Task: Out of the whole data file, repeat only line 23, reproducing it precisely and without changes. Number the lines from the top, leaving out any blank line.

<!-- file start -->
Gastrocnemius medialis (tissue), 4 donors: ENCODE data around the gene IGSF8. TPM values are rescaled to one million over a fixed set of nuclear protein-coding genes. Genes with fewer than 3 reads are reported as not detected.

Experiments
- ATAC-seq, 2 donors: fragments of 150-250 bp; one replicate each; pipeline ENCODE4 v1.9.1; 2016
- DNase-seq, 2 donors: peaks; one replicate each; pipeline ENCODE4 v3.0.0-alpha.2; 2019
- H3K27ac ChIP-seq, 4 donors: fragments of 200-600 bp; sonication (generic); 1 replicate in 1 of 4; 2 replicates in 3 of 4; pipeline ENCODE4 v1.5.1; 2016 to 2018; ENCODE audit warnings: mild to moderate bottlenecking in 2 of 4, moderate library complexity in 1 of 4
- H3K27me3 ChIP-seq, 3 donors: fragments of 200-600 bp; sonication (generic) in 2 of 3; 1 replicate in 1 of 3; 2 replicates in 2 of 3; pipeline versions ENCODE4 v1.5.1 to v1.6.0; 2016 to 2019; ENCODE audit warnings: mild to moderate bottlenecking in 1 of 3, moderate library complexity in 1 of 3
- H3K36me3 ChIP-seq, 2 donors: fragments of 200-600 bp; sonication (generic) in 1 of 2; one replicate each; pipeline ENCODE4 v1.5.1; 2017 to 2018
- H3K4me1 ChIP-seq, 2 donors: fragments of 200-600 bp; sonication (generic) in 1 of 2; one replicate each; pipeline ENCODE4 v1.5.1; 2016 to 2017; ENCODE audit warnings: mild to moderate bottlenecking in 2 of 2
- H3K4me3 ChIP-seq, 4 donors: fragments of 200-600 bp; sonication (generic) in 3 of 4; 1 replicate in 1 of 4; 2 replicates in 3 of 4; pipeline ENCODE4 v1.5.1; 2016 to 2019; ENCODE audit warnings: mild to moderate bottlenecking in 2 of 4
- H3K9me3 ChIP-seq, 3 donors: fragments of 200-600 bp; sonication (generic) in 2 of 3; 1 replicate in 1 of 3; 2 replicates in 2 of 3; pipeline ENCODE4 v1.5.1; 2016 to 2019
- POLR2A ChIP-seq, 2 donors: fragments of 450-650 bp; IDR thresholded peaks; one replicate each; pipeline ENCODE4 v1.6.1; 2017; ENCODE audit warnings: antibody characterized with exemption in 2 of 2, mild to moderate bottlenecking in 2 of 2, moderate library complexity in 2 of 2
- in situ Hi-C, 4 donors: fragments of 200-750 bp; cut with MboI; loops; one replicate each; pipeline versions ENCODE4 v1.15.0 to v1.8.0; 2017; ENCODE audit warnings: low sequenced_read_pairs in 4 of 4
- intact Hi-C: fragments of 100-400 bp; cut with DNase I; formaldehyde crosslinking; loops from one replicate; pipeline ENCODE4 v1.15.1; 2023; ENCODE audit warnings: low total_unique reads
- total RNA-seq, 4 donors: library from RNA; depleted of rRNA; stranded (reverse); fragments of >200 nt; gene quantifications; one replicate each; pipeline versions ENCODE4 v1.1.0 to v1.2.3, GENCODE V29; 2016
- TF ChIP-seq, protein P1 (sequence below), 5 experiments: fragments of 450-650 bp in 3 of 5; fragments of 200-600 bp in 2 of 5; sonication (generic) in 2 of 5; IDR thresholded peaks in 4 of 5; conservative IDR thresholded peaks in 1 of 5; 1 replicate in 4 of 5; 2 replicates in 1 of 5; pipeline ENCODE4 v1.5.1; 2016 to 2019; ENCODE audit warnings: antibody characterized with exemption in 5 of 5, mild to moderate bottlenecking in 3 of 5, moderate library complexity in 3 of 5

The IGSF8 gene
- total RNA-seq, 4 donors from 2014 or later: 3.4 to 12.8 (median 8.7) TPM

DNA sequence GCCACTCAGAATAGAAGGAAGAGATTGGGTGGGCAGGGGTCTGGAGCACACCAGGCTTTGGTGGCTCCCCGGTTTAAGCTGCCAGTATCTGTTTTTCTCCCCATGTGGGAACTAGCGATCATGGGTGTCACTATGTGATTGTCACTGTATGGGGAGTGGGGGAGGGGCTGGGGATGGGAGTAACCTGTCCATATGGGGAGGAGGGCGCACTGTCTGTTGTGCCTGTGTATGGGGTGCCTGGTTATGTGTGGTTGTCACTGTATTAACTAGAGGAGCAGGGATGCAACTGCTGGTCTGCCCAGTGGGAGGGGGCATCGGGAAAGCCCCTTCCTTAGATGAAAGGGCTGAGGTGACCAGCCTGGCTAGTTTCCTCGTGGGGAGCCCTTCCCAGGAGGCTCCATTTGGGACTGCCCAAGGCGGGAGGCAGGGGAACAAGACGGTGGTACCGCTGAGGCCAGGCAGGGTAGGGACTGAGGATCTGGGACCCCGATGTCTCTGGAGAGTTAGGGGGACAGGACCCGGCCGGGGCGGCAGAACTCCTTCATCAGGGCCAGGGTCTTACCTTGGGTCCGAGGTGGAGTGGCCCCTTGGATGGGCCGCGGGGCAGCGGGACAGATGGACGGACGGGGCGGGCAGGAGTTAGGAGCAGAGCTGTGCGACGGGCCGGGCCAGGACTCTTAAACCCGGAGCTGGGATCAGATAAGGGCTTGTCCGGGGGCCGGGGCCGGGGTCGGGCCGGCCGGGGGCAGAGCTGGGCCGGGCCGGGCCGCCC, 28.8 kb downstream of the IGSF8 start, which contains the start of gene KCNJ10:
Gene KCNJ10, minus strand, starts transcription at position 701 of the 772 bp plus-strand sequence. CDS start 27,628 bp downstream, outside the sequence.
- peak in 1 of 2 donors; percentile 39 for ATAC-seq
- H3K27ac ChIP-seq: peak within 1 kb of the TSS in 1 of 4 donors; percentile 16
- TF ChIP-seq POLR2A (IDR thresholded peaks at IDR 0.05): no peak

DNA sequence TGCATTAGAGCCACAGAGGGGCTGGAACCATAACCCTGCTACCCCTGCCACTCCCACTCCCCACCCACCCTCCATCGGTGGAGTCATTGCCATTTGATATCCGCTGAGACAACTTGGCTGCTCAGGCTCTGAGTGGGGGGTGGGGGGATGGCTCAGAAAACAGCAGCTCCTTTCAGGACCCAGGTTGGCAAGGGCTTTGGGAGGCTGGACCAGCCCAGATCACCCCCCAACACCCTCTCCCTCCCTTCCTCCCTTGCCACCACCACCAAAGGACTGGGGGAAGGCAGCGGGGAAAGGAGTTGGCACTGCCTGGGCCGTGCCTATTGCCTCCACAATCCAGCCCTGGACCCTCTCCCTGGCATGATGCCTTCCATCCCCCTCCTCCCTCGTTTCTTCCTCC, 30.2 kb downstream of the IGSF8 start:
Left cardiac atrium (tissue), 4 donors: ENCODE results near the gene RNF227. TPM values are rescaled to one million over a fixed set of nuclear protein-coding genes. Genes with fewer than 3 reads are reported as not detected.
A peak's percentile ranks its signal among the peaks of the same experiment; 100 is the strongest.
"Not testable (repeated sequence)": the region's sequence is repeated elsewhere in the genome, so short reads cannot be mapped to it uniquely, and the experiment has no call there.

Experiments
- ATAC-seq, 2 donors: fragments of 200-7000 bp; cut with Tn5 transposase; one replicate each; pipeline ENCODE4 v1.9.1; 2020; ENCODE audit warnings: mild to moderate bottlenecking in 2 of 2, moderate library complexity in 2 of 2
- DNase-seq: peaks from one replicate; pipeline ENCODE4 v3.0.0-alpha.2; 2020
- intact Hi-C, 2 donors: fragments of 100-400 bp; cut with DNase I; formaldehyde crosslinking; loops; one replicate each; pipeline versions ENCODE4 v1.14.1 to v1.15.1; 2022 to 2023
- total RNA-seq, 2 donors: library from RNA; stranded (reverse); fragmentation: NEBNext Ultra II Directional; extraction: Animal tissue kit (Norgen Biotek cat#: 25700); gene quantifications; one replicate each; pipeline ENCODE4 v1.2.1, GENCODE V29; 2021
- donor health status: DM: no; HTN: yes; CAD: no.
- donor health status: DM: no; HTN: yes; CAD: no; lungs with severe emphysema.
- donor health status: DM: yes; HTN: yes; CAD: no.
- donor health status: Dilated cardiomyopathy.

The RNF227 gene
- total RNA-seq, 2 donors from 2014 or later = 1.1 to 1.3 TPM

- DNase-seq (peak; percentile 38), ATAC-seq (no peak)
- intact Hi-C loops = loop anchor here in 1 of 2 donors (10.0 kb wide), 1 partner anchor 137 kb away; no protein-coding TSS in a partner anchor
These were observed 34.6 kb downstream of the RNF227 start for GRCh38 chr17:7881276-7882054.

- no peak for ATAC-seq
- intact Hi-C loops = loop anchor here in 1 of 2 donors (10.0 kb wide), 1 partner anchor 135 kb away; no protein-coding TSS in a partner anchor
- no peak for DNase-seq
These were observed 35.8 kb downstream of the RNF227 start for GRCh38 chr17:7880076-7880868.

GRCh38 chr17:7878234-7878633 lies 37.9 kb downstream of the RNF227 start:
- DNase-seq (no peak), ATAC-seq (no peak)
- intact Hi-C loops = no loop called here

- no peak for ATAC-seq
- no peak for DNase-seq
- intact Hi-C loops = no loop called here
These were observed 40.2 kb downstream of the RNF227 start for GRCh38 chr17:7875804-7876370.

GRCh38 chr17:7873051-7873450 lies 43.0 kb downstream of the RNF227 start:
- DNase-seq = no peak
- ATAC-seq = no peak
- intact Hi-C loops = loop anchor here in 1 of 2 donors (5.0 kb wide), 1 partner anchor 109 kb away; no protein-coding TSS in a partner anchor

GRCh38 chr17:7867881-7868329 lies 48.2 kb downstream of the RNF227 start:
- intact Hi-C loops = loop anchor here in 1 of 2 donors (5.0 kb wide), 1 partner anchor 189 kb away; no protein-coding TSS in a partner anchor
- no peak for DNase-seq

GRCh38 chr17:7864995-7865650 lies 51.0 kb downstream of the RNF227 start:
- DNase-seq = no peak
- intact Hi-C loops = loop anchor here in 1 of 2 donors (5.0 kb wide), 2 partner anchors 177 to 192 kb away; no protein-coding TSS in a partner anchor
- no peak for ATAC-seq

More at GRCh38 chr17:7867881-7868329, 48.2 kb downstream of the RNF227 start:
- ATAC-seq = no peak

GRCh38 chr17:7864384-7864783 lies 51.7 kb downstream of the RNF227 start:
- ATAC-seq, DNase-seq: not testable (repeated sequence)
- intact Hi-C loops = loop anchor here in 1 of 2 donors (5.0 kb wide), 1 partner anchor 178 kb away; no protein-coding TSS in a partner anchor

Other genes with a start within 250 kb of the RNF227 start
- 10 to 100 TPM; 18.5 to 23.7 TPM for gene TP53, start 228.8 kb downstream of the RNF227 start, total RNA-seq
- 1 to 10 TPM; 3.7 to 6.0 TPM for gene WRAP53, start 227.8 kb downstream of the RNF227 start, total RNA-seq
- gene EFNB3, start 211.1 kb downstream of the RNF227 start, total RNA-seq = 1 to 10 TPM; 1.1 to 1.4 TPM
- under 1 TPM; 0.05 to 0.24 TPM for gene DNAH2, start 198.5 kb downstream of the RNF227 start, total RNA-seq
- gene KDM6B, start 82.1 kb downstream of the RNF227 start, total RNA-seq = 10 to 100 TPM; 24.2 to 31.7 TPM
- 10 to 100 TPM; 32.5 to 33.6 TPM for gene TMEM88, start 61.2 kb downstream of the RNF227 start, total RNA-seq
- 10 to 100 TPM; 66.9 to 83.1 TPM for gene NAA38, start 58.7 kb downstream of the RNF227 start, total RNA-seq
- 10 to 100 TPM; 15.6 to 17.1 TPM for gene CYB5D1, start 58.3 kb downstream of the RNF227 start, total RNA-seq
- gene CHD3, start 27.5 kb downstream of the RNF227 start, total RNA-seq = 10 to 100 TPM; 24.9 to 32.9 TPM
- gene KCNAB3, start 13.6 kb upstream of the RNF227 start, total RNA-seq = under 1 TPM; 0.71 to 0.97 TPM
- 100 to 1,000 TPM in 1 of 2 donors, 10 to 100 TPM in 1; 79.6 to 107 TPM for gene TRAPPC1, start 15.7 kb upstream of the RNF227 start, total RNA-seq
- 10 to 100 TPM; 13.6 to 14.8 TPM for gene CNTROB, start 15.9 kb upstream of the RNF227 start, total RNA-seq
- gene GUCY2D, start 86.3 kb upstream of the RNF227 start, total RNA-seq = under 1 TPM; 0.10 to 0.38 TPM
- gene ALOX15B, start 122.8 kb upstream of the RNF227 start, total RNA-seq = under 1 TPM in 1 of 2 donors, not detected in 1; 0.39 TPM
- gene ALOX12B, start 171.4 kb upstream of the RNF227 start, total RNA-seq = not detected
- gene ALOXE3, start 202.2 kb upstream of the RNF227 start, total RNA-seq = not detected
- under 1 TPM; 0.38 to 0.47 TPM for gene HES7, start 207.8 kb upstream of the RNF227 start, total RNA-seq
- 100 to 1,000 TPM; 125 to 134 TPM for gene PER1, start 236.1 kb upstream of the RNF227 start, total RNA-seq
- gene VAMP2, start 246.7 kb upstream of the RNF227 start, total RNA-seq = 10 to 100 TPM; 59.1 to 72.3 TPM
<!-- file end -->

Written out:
DNA sequence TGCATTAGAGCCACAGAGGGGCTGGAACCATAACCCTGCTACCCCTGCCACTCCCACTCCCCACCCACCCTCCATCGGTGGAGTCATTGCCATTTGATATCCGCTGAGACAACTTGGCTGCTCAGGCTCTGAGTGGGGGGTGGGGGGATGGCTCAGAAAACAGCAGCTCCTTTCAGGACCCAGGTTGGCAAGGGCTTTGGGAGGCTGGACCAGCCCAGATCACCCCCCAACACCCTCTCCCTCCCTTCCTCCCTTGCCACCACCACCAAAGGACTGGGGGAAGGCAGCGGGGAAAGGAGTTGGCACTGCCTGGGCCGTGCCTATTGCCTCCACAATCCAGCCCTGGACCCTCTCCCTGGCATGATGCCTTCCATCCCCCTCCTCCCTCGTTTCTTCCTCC, 30.2 kb downstream of the IGSF8 start: